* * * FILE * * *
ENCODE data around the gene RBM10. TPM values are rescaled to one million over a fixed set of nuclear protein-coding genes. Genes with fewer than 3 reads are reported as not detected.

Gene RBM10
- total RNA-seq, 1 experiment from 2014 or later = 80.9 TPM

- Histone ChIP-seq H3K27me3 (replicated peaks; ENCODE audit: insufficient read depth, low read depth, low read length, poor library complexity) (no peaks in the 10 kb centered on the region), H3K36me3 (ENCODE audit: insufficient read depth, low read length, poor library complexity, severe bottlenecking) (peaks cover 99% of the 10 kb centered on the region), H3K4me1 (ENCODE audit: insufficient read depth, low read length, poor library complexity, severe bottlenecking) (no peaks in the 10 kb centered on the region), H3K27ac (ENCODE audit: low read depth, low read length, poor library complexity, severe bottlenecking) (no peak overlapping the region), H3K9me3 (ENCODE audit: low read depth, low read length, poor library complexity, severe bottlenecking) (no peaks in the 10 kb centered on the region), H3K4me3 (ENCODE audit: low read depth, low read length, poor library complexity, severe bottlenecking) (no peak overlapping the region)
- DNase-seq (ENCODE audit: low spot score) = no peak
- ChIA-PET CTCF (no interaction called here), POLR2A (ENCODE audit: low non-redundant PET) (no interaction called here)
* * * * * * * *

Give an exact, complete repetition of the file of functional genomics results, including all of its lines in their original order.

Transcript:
ENCODE data around the gene RBM10. TPM values are rescaled to one million over a fixed set of nuclear protein-coding genes. Genes with fewer than 3 reads are reported as not detected.

Gene RBM10
- total RNA-seq, 1 experiment from 2014 or later = 80.9 TPM

- Histone ChIP-seq H3K27me3 (replicated peaks; ENCODE audit: insufficient read depth, low read depth, low read length, poor library complexity) (no peaks in the 10 kb centered on the region), H3K36me3 (ENCODE audit: insufficient read depth, low read length, poor library complexity, severe bottlenecking) (peaks cover 99% of the 10 kb centered on the region), H3K4me1 (ENCODE audit: insufficient read depth, low read length, poor library complexity, severe bottlenecking) (no peaks in the 10 kb centered on the region), H3K27ac (ENCODE audit: low read depth, low read length, poor library complexity, severe bottlenecking) (no peak overlapping the region), H3K9me3 (ENCODE audit: low read depth, low read length, poor library complexity, severe bottlenecking) (no peaks in the 10 kb centered on the region), H3K4me3 (ENCODE audit: low read depth, low read length, poor library complexity, severe bottlenecking) (no peak overlapping the region)
- DNase-seq (ENCODE audit: low spot score) = no peak
- ChIA-PET CTCF (no interaction called here), POLR2A (ENCODE audit: low non-redundant PET) (no interaction called here)